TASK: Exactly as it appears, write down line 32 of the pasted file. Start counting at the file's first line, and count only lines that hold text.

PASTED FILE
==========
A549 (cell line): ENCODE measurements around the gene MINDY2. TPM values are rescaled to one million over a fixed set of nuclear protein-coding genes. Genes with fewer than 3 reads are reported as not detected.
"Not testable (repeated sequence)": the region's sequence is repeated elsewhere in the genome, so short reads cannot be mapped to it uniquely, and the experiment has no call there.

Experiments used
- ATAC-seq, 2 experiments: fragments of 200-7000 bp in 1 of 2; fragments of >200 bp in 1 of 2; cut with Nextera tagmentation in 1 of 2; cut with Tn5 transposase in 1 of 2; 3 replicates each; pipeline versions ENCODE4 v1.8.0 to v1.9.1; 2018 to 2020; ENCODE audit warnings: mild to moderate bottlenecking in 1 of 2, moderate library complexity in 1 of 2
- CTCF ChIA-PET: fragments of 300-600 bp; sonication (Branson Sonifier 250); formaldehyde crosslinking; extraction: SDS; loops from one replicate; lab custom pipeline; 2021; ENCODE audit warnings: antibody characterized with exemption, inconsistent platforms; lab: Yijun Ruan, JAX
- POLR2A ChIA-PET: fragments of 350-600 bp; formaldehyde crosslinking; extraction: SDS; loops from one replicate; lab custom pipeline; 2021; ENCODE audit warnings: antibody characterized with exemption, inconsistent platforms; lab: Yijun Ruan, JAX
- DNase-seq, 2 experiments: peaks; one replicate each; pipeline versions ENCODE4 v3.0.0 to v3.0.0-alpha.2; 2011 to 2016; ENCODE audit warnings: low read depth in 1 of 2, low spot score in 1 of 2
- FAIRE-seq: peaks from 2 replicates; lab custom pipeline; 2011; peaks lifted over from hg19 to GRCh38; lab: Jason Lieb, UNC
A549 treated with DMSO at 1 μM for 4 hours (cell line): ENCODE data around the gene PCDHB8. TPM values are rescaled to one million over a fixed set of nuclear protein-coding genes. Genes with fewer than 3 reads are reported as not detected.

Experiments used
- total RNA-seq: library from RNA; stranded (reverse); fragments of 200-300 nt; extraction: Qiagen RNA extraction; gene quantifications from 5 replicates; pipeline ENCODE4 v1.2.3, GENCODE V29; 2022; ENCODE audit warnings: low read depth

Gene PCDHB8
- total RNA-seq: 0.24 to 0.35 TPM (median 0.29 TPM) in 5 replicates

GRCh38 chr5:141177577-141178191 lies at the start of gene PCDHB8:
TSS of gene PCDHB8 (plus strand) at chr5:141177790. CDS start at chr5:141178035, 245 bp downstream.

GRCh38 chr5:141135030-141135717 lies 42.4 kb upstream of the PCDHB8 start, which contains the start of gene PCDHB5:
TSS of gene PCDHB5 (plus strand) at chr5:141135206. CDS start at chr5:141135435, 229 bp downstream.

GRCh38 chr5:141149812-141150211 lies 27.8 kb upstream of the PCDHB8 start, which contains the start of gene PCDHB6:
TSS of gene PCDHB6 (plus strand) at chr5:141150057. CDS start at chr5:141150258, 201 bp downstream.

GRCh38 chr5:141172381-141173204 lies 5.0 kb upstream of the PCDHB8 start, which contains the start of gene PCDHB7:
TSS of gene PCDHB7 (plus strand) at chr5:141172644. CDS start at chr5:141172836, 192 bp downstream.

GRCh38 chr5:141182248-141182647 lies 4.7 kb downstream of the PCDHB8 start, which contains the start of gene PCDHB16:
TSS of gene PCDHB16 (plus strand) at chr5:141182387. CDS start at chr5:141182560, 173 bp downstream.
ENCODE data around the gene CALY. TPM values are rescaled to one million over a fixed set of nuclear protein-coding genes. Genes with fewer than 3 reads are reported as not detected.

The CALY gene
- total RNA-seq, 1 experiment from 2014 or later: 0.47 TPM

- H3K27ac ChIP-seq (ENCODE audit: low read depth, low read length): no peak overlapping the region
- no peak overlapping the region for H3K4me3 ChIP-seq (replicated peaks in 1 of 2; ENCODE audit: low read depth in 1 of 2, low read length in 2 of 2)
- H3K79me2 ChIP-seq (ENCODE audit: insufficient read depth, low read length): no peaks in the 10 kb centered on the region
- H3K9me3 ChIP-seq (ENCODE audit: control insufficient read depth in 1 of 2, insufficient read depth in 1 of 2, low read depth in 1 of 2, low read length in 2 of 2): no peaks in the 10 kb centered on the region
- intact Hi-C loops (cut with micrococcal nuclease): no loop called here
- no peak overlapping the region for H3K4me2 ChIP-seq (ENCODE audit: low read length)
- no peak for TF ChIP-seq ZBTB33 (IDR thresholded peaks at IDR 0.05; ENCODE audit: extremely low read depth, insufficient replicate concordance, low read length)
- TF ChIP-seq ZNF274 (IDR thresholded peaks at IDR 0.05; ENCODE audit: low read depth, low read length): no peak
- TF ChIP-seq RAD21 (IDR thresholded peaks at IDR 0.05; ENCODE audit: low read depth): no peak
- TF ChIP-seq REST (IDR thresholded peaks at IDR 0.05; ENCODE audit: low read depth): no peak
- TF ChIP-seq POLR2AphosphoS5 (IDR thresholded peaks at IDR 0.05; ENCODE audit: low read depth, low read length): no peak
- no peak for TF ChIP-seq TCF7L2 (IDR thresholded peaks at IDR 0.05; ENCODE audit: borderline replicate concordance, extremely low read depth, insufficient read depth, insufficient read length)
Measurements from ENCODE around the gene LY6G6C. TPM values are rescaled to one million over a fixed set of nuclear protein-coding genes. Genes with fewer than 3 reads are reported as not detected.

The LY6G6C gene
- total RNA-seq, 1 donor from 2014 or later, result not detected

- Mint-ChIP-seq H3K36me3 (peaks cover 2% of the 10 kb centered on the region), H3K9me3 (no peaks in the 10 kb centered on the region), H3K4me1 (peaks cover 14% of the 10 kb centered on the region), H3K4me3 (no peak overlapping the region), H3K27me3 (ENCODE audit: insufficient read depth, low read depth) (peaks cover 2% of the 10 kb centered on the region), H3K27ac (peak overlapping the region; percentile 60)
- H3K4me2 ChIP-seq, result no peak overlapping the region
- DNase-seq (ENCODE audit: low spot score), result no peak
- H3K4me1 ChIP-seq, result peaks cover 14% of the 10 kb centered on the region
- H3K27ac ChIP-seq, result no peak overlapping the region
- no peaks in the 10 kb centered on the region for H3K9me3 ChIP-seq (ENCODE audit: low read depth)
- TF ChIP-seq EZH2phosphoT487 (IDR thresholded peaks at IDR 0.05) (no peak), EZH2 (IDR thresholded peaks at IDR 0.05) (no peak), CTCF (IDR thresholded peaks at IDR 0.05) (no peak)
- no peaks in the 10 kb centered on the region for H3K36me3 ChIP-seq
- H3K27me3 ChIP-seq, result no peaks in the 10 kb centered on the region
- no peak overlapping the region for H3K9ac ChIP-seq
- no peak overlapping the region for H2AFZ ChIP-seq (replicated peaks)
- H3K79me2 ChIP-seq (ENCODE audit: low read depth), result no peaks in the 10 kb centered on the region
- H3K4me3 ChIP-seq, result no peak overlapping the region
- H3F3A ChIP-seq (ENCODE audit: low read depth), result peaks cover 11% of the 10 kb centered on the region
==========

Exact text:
- no peak overlapping the region for H3K4me2 ChIP-seq (ENCODE audit: low read length)